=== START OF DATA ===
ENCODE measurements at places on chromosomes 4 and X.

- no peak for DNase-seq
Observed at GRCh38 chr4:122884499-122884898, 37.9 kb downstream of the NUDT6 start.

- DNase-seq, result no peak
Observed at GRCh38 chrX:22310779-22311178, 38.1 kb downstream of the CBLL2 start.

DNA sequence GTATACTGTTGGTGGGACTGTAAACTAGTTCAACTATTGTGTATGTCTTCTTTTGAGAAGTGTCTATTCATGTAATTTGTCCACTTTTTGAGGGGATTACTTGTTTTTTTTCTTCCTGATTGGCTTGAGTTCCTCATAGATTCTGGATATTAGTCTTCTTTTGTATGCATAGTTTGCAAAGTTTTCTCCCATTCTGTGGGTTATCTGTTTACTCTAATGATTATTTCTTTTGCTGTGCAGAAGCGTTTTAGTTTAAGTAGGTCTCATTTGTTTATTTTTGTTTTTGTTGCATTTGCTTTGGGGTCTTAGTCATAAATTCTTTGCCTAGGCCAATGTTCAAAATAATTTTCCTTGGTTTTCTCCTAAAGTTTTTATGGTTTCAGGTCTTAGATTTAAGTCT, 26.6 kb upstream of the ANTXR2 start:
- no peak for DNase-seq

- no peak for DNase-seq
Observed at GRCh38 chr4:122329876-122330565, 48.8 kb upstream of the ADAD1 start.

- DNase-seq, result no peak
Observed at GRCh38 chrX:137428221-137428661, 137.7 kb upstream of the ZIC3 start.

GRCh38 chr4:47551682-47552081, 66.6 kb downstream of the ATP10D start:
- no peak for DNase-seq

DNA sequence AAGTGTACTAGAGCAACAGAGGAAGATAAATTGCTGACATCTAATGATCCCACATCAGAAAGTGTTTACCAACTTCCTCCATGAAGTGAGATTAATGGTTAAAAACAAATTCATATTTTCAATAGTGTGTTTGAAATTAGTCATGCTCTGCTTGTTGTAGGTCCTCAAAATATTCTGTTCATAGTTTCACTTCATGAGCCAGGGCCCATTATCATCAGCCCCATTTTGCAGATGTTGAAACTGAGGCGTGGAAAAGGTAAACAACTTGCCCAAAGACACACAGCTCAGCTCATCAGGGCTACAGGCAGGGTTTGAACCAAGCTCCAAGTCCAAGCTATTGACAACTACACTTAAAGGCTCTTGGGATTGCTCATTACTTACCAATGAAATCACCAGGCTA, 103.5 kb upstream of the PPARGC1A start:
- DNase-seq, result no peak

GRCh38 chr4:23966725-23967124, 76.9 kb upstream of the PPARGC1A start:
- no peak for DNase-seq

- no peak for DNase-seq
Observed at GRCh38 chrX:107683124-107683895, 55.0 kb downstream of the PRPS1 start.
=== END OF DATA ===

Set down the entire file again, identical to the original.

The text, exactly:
ENCODE measurements at places on chromosomes 4 and X.

- no peak for DNase-seq
Observed at GRCh38 chr4:122884499-122884898, 37.9 kb downstream of the NUDT6 start.

- DNase-seq, result no peak
Observed at GRCh38 chrX:22310779-22311178, 38.1 kb downstream of the CBLL2 start.

DNA sequence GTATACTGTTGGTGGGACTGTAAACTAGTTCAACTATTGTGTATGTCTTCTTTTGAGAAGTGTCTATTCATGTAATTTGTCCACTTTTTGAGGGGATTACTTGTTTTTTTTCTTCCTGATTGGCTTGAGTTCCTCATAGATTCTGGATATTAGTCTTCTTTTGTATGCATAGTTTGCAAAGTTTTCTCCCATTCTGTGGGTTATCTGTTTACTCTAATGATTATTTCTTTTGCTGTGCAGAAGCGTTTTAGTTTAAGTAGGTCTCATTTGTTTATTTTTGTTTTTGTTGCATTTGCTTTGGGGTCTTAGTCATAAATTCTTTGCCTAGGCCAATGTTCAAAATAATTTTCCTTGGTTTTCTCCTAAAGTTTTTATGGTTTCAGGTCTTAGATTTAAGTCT, 26.6 kb upstream of the ANTXR2 start:
- no peak for DNase-seq

- no peak for DNase-seq
Observed at GRCh38 chr4:122329876-122330565, 48.8 kb upstream of the ADAD1 start.

- DNase-seq, result no peak
Observed at GRCh38 chrX:137428221-137428661, 137.7 kb upstream of the ZIC3 start.

GRCh38 chr4:47551682-47552081, 66.6 kb downstream of the ATP10D start:
- no peak for DNase-seq

DNA sequence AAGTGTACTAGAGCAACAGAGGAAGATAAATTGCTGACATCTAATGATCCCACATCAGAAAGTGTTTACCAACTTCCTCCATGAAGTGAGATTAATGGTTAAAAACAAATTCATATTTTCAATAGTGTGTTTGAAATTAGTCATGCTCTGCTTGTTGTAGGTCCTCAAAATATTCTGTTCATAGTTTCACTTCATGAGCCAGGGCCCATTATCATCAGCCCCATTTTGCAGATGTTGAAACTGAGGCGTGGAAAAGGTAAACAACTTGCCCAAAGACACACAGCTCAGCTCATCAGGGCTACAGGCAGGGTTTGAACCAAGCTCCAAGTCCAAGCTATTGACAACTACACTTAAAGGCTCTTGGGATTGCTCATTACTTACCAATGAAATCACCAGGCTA, 103.5 kb upstream of the PPARGC1A start:
- DNase-seq, result no peak

GRCh38 chr4:23966725-23967124, 76.9 kb upstream of the PPARGC1A start:
- no peak for DNase-seq

- no peak for DNase-seq
Observed at GRCh38 chrX:107683124-107683895, 55.0 kb downstream of the PRPS1 start.